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Thursday, 28 February 2013

A Peek Inside Le Cordon Bleu



Have you ever daydreamed about throwing in your day job and running away to Paris to study at Le Cordon Bleu? I know I have, but I've always known it was just that: a daydream, not a plan to follow through with. After all, French cooking is hardly known for being friendly to vegetarians!

Kathleen Flinn, however, has no such dietary restrictions holding her back. When she loses her job, her new boyfriend pushes her to follow her heart - and the ultimate foodie dream - to Paris. Since I'm never going to have the Cordon Bleu experience for myself, reading her account is as close as I'm likely to get to a glimpse behind the scenes of this mythical world.


The first thing I note is that Cordon Bleu cookery really is as meaty and un-vegetarian as I've always suspected. Kathleen reports that even amongst her meat-eating colleagues, some stomachs turn at the idea of taking meat all the way from corpse to plate. It's part of the learning experience, though, and for the most part they steel their nerves and get on with it - with gruesome description.

The gore makes up only a small part of the narrative, though. The chef-instructors are perfectionists, mostly drawn from the school of teaching which believes harsh words are the quickest route to improvement. Kathleen struggles, cries, and wants to give up - but part of Le Cordon Bleu's essential training is to provide chefs who can survive the high-pressured, high-performance environment of a professional kitchen (another reason I don't think it would suit me - baking in a small cafe was perfect for me, but the speed and pressure of a restaurant kitchen just wouldn't fit my temperament). Out of the kitchen, there are trips to markets and top Parisian restaurants, to extend the students' learning.

There are several recipes in the book, though I haven't had chance to try them. Although it's a selection of family recipes more than Cordon Bleu cuisine, many are as non-vegetarian as the course material - but the chocolate orange souffle stood out as something I'd certainly enjoy making.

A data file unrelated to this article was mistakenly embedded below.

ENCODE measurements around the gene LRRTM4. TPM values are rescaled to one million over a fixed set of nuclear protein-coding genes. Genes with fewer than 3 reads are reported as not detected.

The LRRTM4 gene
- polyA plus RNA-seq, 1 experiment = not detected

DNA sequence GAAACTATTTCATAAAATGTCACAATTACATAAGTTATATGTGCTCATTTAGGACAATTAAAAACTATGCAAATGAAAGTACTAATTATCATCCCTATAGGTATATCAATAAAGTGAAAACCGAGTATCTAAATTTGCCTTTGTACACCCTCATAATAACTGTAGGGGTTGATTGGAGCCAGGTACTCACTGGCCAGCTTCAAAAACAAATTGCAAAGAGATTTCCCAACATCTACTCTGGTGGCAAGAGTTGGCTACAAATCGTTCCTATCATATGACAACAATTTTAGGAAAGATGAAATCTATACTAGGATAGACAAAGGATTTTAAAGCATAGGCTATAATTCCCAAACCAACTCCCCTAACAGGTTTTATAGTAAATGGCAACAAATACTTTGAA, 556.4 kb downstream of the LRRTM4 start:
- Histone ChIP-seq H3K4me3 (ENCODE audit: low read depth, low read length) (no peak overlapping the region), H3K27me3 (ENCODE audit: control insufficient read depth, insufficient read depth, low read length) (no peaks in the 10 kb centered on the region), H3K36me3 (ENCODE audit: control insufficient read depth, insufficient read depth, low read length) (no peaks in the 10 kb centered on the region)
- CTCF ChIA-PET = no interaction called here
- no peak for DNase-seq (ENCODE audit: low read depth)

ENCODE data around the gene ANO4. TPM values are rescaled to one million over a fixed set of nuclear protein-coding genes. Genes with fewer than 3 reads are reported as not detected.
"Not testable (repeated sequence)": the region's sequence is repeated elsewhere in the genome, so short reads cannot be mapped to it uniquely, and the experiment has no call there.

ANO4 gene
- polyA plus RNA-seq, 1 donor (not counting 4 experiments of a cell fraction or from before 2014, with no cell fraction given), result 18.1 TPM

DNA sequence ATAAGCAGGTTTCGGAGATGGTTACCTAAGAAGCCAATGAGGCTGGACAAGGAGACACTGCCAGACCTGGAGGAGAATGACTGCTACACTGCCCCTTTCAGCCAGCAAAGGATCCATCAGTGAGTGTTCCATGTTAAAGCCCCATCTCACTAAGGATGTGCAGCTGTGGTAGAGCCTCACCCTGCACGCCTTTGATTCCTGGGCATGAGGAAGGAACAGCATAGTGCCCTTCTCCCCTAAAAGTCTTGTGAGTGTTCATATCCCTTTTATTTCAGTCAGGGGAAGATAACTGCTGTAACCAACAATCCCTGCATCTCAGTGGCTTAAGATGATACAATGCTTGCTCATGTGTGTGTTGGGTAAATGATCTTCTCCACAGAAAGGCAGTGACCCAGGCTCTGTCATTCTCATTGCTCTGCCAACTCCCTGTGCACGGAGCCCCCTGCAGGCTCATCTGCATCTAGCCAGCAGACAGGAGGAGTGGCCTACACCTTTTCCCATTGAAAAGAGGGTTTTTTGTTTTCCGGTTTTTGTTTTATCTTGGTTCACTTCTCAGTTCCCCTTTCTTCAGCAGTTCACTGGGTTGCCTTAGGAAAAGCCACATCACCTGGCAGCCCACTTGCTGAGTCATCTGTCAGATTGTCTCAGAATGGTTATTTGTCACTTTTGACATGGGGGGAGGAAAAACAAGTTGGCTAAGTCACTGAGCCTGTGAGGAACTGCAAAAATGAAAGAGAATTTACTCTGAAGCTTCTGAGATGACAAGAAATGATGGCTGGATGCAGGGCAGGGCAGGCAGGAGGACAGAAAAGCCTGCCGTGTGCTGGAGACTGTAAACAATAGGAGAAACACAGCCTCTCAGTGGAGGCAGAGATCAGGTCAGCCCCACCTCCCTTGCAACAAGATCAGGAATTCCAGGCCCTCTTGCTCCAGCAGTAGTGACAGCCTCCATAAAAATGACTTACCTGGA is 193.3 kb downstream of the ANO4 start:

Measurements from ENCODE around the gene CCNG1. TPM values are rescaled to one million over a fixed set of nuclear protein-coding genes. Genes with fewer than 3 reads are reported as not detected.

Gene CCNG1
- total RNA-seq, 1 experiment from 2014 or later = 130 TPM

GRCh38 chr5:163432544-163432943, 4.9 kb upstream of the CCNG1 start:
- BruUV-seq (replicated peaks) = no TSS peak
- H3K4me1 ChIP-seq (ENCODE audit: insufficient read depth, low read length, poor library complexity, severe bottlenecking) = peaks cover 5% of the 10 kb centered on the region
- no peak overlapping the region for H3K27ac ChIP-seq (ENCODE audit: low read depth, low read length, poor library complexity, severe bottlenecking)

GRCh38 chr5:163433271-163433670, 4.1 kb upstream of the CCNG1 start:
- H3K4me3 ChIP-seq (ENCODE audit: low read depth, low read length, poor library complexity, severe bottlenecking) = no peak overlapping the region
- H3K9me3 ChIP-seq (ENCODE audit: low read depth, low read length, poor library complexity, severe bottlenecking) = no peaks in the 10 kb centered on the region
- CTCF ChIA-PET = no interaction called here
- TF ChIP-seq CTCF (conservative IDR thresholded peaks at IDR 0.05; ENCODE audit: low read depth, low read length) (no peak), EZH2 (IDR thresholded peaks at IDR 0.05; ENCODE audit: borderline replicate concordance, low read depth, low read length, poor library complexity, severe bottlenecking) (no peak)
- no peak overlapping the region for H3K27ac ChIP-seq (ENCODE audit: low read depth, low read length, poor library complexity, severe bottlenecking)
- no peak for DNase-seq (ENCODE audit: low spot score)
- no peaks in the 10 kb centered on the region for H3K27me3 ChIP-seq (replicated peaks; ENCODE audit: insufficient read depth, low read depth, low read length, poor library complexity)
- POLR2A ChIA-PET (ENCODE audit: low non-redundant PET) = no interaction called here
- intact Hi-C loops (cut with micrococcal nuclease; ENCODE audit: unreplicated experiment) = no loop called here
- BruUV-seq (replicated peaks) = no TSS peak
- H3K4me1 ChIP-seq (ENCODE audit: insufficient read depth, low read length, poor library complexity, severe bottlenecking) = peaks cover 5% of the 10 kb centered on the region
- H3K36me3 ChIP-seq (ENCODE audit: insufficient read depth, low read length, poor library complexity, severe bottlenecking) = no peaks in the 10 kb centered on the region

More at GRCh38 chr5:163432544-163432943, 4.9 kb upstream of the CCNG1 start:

All in all, this was an enjoyable look at a very different world. I read it in no time, and would recommend it to anyone who's curious about the realities of Cordon Bleu training - and certainly if you're seriously considering it as a career path.

This book is February's selection for the Kitchen Reader. If you're interested in joining our foodie book club, you'd be more than welcome.


Monday, 25 February 2013

Steampunk Clock in Vancouver's Gastown



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When I saw "steam clock" marked on the map of Vancouver, just a couple of blocks away from our hotel, it's perhaps unsurprising that I steered our first walk in Vancouver to take us along Water St. I didn't really know what to expect, but I was very taken with this clock. Steam continuously billows from the top, and every quarter hour the steam is also diverted through a whistle to sound out its chimes.

Returning at night to the streets of the Gastown district, it feels like stepping into the pages of a steampunk novel - although the steam clock actually only dates back to the 1970s.

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Gastown clock at night


Thursday, 21 February 2013

Passage to India, Harrisburg



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It started, bizarrely enough, with an advert for an Amish restaurant's Sunday brunch offering. But they were in Lancaster, Pennsylvania, and we were going to be in Harrisburg. Cue a lengthy internet quest for veggie-friendly Sunday brunch options in Harrisburg. The best I found wasn't really brunch, but a lunch buffet... an Indian one, at that. Quite a long way from my original goal, but it had a good reputation for tasty food, a good price, and labelled its many vegetarian dishes clearly.

Passage to India is housed in a nondescript concrete building, with only a fancy door with skeletal pagoda to tell you there's a restaurant there. We were encouraged by the number of Indian families enjoying their lunch here, from grandmothers to young children. My attention was particularly caught by a girl of perhaps seven years old who sat with her father at the next table, nose firmly in her book for the entire meal, while he tried occasionally to coax a little conversation from her.

There was a good selection of authentic dishes, with flavourful spices - though not much chilli, making for a milder meal than most  I've eaten. I particularly liked the crispy pakora starters, and the creamy tomato sauce of the muttar paneer. The rice was rather nondescript, but the naan bread was soft and baked to perfection, ideal for soaking up the sauces.